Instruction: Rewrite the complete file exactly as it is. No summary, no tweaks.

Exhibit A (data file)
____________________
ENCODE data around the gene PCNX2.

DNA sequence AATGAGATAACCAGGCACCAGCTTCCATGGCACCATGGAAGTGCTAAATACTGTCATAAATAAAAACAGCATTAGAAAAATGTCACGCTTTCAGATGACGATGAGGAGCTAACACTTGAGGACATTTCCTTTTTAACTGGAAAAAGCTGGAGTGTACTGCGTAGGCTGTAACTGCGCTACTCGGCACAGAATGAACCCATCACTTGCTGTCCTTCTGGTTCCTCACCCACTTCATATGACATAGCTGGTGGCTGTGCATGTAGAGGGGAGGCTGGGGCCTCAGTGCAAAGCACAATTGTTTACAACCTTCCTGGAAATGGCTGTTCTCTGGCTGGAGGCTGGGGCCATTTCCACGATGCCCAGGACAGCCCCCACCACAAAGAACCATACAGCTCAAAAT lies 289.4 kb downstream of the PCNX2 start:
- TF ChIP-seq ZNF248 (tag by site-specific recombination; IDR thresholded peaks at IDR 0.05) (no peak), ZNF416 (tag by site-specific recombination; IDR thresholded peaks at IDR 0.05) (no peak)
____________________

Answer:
ENCODE data around the gene PCNX2.

DNA sequence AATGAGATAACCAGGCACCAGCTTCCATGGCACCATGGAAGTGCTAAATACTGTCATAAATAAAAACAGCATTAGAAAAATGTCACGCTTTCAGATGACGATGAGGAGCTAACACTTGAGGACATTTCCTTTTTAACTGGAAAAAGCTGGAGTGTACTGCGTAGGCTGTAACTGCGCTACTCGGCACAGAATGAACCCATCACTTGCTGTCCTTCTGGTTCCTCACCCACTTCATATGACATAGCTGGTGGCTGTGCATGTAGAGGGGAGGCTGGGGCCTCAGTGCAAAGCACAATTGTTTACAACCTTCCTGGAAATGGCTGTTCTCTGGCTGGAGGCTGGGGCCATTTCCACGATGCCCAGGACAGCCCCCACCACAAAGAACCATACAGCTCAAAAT lies 289.4 kb downstream of the PCNX2 start:
- TF ChIP-seq ZNF248 (tag by site-specific recombination; IDR thresholded peaks at IDR 0.05) (no peak), ZNF416 (tag by site-specific recombination; IDR thresholded peaks at IDR 0.05) (no peak)